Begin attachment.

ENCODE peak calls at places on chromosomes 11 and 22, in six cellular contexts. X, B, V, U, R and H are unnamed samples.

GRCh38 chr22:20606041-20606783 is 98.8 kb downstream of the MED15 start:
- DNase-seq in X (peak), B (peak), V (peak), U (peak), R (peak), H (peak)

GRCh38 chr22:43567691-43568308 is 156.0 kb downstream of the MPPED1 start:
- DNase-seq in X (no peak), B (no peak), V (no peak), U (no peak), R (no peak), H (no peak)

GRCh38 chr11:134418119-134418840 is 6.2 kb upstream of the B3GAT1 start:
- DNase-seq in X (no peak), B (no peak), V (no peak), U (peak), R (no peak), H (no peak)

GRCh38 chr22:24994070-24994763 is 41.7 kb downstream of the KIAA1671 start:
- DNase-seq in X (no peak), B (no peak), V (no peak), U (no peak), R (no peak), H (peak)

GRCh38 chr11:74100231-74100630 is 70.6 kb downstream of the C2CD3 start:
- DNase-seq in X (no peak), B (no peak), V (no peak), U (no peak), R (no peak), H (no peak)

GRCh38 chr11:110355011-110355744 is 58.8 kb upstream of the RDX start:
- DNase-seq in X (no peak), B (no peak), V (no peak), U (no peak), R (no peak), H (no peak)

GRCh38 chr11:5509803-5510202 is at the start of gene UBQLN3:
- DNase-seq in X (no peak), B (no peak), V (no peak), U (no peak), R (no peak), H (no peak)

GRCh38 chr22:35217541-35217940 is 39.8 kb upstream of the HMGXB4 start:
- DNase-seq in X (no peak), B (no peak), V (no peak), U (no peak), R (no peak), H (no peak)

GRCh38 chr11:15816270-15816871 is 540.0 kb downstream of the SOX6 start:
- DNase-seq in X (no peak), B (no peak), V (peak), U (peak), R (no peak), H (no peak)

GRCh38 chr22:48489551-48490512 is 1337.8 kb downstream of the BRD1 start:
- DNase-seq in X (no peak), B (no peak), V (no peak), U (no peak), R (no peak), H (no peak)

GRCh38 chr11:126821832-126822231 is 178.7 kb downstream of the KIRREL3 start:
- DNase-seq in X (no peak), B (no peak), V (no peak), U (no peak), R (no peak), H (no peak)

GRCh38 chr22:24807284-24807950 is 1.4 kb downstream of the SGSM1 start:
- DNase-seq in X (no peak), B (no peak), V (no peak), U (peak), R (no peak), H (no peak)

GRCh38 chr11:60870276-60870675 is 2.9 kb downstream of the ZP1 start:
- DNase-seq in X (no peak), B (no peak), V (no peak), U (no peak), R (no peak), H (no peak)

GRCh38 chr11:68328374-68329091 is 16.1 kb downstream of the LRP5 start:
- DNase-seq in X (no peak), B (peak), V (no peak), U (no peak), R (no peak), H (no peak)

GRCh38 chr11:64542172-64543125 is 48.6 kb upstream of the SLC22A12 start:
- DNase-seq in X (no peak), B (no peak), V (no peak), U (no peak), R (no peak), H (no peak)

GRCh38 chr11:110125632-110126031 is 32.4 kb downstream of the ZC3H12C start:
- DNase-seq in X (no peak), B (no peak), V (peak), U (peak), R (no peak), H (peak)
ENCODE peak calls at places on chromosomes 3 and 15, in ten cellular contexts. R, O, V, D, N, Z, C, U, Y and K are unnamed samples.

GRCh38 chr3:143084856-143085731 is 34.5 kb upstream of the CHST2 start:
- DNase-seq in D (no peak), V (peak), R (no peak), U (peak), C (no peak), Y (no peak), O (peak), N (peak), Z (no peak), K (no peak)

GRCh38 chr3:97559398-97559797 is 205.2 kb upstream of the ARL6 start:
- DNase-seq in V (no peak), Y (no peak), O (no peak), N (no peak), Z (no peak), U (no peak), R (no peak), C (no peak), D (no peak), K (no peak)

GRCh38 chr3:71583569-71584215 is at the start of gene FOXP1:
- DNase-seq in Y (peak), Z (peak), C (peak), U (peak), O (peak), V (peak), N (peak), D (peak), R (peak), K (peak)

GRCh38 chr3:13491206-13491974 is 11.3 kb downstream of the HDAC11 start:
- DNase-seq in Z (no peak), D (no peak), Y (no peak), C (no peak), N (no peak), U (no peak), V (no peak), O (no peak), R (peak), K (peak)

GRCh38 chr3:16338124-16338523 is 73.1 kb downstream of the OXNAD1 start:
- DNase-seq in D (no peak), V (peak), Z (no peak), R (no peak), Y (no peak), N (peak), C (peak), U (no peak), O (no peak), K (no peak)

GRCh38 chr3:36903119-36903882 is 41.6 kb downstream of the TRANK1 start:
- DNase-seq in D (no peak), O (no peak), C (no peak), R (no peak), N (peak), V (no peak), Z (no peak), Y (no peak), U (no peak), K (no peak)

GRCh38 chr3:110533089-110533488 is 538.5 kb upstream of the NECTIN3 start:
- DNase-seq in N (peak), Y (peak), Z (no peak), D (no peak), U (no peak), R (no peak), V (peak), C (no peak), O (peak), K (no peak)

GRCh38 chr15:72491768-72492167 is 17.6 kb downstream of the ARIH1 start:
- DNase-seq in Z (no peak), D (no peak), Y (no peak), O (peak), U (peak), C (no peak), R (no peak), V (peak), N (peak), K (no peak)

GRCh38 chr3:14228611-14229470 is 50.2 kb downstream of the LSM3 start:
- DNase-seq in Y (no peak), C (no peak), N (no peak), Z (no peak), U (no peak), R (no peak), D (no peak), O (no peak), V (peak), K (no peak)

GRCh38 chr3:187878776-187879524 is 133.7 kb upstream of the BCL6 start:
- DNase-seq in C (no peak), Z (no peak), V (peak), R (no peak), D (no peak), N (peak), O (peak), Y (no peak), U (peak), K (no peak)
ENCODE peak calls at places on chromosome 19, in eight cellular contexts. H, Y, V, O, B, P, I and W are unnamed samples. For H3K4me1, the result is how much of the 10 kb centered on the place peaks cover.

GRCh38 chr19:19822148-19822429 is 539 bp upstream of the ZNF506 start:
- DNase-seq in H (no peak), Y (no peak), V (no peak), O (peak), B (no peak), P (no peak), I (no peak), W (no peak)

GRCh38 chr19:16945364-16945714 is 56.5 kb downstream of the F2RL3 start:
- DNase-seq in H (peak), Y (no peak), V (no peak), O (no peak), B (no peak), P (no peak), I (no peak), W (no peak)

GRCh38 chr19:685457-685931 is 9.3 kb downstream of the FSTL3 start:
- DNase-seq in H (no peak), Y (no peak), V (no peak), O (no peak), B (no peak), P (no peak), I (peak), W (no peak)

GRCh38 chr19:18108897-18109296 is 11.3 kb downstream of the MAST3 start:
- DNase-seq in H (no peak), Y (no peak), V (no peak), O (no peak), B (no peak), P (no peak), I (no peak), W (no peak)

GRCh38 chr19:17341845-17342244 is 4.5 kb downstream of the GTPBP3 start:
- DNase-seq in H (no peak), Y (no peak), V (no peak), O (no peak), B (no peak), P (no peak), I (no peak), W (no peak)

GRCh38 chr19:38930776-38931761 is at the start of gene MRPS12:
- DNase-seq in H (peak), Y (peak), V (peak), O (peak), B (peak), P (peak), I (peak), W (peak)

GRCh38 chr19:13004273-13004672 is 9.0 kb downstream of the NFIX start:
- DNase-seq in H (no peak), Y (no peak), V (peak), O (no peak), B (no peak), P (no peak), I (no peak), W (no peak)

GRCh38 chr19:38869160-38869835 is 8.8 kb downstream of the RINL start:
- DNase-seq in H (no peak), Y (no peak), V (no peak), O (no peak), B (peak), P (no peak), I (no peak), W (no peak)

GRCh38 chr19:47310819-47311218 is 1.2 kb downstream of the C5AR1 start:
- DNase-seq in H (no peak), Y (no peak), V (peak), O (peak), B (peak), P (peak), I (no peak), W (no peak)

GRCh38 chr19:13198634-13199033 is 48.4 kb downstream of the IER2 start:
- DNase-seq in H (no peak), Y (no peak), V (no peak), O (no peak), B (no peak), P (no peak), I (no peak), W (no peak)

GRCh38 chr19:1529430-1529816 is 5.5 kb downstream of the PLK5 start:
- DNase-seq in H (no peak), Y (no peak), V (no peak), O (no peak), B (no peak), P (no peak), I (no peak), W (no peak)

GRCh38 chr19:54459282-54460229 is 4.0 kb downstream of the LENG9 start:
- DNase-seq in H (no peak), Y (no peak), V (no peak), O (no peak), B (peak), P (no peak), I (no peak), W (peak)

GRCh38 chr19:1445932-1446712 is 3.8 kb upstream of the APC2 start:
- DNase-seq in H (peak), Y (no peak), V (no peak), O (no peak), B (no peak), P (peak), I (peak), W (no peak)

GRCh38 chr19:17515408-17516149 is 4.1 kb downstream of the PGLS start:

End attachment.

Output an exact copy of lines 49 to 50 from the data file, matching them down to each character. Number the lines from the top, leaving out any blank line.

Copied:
GRCh38 chr15:72491768-72492167 is 17.6 kb downstream of the ARIH1 start:
- DNase-seq in Z (no peak), D (no peak), Y (no peak), O (peak), U (peak), C (no peak), R (no peak), V (peak), N (peak), K (no peak)